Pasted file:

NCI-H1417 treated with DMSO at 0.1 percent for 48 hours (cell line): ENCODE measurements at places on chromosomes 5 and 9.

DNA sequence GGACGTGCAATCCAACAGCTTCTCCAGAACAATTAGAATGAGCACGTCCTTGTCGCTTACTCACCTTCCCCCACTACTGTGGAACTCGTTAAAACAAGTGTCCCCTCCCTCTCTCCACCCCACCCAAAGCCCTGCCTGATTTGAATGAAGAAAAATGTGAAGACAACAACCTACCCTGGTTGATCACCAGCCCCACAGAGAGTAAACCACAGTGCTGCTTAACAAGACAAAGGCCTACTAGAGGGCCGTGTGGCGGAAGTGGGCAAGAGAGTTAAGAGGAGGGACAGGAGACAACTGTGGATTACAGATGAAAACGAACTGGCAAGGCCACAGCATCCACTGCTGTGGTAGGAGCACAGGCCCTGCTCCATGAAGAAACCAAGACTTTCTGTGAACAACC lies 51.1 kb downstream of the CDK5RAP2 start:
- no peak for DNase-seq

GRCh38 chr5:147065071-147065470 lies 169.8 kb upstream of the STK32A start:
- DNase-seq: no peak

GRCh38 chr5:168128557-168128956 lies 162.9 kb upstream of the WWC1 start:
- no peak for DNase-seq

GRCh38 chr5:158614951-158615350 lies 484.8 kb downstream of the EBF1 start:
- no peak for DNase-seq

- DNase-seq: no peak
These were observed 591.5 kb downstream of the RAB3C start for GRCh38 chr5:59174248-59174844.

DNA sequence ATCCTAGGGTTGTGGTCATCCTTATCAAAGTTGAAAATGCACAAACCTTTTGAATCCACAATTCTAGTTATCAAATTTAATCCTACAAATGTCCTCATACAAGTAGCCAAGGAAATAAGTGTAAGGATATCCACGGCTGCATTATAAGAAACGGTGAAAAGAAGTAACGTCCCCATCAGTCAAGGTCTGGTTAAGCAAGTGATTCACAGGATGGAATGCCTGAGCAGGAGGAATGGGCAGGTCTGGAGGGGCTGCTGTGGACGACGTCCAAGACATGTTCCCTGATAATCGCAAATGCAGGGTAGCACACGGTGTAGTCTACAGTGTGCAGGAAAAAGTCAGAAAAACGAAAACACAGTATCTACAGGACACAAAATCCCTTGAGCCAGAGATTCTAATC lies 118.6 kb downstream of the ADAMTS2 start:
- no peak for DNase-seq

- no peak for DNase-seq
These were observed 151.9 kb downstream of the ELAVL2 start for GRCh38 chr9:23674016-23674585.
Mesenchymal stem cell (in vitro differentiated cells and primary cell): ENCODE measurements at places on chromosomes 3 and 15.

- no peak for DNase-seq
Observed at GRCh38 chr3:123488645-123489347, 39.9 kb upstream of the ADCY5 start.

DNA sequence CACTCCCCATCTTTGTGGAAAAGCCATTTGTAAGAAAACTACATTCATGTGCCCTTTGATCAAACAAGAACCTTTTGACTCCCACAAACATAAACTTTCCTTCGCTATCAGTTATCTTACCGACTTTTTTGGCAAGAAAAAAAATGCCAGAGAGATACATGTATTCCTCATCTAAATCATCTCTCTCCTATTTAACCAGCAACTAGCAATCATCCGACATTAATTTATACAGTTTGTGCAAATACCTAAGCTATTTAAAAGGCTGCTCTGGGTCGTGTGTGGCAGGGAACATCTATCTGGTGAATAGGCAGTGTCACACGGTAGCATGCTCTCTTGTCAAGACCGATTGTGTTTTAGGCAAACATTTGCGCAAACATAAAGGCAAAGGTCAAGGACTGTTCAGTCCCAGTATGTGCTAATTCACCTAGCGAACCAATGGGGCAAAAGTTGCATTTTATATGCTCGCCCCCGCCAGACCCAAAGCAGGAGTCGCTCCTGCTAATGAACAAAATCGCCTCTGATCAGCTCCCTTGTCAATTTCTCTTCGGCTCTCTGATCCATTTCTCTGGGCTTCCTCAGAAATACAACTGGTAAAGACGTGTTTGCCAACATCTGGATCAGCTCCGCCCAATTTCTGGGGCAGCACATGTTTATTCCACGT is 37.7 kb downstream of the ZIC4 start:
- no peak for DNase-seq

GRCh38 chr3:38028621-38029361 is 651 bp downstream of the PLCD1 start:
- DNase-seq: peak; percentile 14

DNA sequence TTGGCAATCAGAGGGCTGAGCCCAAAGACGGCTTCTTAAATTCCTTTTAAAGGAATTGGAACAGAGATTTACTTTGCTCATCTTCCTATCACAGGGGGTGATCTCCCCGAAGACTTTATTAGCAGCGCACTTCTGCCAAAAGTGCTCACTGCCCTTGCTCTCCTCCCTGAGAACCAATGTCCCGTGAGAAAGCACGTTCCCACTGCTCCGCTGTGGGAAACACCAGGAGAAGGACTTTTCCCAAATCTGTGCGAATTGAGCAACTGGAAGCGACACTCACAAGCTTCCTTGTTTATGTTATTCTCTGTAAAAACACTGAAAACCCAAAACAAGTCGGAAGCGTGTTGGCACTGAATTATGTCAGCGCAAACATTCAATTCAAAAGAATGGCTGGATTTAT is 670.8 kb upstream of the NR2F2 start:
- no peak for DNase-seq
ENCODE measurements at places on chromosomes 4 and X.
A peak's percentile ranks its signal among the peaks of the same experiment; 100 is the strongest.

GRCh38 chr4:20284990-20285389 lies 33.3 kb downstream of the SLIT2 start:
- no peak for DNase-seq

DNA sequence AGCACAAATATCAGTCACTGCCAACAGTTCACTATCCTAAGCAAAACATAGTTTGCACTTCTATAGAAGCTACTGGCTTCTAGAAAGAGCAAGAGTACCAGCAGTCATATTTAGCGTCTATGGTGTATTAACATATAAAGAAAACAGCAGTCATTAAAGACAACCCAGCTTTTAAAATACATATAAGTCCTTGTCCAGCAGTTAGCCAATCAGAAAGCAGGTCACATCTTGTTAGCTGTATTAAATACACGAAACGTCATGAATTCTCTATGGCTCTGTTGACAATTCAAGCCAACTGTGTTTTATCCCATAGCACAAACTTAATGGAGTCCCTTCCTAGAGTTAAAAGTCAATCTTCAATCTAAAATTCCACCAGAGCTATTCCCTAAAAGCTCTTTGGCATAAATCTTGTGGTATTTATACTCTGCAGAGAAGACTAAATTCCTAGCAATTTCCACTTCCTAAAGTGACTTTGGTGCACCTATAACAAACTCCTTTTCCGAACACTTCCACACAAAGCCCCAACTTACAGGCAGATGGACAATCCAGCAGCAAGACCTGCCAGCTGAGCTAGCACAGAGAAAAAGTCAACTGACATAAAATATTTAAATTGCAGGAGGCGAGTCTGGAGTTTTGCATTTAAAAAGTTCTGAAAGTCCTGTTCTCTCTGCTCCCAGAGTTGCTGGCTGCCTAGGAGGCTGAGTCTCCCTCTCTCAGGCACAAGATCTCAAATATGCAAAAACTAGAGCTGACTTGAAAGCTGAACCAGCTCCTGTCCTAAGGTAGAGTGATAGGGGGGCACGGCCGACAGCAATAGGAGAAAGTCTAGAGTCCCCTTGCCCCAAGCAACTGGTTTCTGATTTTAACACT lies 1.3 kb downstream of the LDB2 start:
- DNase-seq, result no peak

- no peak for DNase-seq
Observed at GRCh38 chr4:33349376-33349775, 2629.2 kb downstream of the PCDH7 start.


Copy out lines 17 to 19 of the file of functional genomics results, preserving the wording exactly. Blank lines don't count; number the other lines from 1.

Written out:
- no peak for DNase-seq
Observed at GRCh38 chr3:123488645-123489347, 39.9 kb upstream of the ADCY5 start.

DNA sequence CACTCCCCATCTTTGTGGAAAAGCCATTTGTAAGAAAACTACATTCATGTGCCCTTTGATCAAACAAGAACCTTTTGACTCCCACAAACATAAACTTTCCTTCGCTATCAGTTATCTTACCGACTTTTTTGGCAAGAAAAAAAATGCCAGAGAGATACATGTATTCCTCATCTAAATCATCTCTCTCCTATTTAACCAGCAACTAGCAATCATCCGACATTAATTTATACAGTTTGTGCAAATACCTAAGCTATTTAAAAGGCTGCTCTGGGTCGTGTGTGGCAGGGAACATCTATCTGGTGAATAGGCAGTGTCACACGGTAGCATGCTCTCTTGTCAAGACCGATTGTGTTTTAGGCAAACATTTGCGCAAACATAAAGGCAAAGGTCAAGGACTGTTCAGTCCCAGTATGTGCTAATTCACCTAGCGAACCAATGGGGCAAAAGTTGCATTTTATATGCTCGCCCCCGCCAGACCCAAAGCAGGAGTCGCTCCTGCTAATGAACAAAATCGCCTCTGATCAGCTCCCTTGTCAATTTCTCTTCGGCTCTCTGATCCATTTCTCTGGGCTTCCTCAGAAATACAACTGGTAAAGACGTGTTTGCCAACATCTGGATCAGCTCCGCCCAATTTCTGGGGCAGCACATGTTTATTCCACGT is 37.7 kb downstream of the ZIC4 start: